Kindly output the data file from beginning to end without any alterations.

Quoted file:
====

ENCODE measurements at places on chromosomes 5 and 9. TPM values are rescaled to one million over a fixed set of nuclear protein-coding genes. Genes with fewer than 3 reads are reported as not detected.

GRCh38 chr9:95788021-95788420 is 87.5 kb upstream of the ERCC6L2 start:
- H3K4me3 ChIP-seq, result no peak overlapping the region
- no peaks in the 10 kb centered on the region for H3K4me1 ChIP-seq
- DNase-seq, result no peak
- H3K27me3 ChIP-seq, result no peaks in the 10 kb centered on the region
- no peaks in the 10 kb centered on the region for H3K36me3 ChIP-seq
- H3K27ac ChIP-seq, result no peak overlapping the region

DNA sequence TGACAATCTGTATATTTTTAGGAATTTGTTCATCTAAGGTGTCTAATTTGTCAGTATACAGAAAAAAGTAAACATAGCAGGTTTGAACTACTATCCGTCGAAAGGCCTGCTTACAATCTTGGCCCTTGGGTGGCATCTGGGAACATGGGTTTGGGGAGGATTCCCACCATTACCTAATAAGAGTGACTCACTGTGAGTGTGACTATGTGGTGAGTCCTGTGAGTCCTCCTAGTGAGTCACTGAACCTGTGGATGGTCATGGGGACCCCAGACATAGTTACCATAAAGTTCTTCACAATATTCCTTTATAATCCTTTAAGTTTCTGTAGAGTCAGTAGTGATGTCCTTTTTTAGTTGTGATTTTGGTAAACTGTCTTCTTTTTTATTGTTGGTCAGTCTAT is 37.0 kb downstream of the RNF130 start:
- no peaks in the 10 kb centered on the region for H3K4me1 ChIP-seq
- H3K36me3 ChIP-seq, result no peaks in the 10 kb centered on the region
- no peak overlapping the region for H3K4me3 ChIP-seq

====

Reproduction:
ENCODE measurements at places on chromosomes 5 and 9. TPM values are rescaled to one million over a fixed set of nuclear protein-coding genes. Genes with fewer than 3 reads are reported as not detected.

GRCh38 chr9:95788021-95788420 is 87.5 kb upstream of the ERCC6L2 start:
- H3K4me3 ChIP-seq, result no peak overlapping the region
- no peaks in the 10 kb centered on the region for H3K4me1 ChIP-seq
- DNase-seq, result no peak
- H3K27me3 ChIP-seq, result no peaks in the 10 kb centered on the region
- no peaks in the 10 kb centered on the region for H3K36me3 ChIP-seq
- H3K27ac ChIP-seq, result no peak overlapping the region

DNA sequence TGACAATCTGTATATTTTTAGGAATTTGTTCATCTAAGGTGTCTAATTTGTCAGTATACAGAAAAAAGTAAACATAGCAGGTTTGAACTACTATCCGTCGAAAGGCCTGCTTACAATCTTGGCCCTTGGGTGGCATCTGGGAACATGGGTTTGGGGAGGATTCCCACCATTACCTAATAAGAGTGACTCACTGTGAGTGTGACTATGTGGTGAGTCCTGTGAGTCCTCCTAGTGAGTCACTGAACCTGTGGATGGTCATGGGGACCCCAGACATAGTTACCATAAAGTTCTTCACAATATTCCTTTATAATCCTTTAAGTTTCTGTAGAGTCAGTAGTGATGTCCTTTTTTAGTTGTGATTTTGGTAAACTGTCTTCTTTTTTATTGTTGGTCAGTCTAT is 37.0 kb downstream of the RNF130 start:
- no peaks in the 10 kb centered on the region for H3K4me1 ChIP-seq
- H3K36me3 ChIP-seq, result no peaks in the 10 kb centered on the region
- no peak overlapping the region for H3K4me3 ChIP-seq